Why gas can emerge from negative pricing and the Covid-19 crisis as the major future hydrocarbon

The prospects for gas demand revival are better than for oil and if sold at the right price it can drive dirty fuel like coal out of the energy mix

FILE PHOTO: A liquified natural gas (LNG) tanker leaves the dock in Dalian, Liaoning province, China July 16, 2018.  REUTERS/Chen Aizhu/File Photo
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Oil was not the first commodity to hit negative pricing in the current crisis. Gas in Texas went negative in January, and the global gas market was oversupplied even last year. Yet, perhaps, the long-term picture looks better for gas than oil.

For gas suppliers 2019 was a tough year. A wave of new production came online, particularly liquefied natural gas (LNG) from the US, Australia and Russia, setting a record for annual increase in capacity: 38.8 million tonnes per year, in a global market of about 437 million tonnes. Another 70.4 million tonnes made final investment decisions last year, promising a further surge in supply.

Demand growth in China, the world’s second-largest LNG importer and biggest gas importer overall, rose strongly but more slowly than in 2018. Demand in Japan, the leading LNG importer, fell. Surplus cargoes had to be dumped in Europe, where winter disruptions were feared over deadlocked negotiations between Russia and Ukraine concerning gas transit. But on the last day of the year, a five-year deal was reached, warding off any interruptions.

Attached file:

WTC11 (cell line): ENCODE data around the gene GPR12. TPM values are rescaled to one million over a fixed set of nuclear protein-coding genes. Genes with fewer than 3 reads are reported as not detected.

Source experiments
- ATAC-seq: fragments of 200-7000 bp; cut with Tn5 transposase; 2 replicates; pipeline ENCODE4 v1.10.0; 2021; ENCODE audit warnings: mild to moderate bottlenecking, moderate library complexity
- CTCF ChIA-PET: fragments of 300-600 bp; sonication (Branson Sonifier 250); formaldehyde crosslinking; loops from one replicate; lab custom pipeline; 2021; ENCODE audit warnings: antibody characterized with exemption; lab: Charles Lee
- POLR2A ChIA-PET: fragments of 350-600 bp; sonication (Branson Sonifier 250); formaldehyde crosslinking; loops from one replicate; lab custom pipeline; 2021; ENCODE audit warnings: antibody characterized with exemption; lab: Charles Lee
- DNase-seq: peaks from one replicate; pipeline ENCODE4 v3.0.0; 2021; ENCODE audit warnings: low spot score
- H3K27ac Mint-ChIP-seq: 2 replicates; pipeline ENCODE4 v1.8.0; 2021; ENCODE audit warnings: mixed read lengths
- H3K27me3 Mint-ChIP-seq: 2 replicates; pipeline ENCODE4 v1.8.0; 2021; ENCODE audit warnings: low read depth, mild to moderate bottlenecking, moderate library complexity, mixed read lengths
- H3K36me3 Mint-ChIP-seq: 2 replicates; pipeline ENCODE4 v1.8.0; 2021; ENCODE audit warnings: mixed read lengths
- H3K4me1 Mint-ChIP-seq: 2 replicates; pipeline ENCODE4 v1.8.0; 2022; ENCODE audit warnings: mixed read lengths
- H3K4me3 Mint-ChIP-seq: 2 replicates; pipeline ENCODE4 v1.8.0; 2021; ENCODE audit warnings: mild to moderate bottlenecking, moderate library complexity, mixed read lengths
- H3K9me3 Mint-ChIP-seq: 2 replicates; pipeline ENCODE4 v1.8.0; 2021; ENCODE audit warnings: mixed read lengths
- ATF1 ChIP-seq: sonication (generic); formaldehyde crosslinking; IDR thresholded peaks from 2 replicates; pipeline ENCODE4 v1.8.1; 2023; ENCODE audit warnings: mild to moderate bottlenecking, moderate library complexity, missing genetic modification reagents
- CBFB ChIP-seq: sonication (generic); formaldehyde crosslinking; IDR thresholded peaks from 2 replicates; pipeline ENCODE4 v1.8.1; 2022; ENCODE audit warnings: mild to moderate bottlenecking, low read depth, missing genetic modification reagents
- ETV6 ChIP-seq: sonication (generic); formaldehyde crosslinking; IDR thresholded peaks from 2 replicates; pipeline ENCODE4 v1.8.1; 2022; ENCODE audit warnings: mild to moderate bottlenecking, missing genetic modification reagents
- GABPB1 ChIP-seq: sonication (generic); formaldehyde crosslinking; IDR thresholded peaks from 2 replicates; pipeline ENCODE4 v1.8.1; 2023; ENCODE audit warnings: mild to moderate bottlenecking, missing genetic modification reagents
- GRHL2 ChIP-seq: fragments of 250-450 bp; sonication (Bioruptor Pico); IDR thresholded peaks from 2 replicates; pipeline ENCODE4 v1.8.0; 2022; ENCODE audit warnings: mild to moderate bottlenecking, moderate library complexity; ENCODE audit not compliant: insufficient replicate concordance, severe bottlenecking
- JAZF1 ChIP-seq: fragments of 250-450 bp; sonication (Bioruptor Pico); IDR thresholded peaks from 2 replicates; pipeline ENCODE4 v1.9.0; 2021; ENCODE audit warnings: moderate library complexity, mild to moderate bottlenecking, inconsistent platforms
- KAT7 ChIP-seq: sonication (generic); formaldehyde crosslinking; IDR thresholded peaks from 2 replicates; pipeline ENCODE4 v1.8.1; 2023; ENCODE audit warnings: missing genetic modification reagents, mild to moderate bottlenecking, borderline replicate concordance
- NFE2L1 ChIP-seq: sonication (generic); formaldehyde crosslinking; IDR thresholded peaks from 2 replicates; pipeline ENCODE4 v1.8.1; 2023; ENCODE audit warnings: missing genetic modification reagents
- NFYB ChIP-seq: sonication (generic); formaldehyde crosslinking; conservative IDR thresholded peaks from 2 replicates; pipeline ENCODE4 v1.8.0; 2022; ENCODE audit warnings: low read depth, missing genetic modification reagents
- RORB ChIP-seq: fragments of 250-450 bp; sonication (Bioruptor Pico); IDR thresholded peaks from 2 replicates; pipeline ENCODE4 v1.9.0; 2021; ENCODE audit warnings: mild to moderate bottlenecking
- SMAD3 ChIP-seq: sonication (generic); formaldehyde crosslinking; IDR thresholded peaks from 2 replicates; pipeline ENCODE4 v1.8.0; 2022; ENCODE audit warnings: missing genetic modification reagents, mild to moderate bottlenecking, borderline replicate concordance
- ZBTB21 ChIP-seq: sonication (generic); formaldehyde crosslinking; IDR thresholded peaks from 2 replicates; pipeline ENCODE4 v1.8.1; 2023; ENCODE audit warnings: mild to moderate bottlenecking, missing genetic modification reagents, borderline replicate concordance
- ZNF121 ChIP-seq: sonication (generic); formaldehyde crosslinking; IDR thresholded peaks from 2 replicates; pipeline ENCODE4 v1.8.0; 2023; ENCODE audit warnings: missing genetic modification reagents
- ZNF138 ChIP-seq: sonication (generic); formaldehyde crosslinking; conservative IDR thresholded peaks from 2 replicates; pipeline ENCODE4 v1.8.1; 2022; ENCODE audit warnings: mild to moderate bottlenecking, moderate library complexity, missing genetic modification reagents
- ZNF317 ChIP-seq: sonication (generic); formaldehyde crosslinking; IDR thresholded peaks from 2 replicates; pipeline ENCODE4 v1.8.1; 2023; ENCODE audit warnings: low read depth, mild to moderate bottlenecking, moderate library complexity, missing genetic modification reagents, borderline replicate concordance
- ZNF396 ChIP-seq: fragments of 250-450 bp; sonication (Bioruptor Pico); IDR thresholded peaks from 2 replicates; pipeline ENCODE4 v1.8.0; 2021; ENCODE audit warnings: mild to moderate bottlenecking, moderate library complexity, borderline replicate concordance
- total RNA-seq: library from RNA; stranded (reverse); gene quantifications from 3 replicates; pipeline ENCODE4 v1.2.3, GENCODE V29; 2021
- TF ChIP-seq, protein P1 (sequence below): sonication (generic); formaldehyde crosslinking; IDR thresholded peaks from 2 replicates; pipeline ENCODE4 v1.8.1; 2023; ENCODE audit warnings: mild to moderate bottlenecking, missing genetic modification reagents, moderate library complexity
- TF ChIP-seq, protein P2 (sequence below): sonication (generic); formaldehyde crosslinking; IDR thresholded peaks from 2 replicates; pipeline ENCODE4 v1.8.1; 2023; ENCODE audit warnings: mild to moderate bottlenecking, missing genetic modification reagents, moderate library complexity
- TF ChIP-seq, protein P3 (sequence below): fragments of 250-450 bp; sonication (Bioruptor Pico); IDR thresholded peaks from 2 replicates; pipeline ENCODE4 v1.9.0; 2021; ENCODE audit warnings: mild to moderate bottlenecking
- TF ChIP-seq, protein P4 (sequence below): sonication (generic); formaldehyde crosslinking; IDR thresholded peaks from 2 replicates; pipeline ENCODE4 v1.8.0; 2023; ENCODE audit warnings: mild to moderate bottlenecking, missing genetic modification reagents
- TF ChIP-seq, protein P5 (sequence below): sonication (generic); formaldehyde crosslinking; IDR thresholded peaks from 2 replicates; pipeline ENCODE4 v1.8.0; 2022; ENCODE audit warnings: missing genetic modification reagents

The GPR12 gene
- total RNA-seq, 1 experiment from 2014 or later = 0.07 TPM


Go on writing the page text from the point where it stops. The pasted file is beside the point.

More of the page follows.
The European winter was the hottest ever recorded, reducing gas demand for heating. Storage entered the winter almost 100 per cent full, and was still 60 per cent full by March, when companies generally begin stocking up again. By then, the coronavirus pandemic was gathering speed, and electricity demand dropping. New York’s demand is down 10 per cent, the UK’s by 15-19 per cent.

From early March, following the collapse of the Opec+ deal, oil prices plunged, dragging down the price of LNG in many contracts in Asia, which are typically specified in relation to oil. On Thursday, the Japan-Korea market (JKM), the leading Asian benchmark, fell to a record low $1.938 per million British thermal units, equivalent to about $11 per barrel of oil.

As US oil production drops under the stress of low prices, associated gas output is also falling. After a decade of ultra-cheap gas, American prices are now slightly higher than those in both Asia and Europe. The gas glut and virus crisis together have brought about a remarkable convergence of global gas prices, which previously traded at very different levels.

This undermines the economics of the new US LNG export plants. There is little point in paying to liquefy gas and ship it thousands of kilometres, to receive a lower price. Some cargoes have been cancelled, but because of contractual commitments and the cost of restarting a halted LNG plant, many exports will likely continue.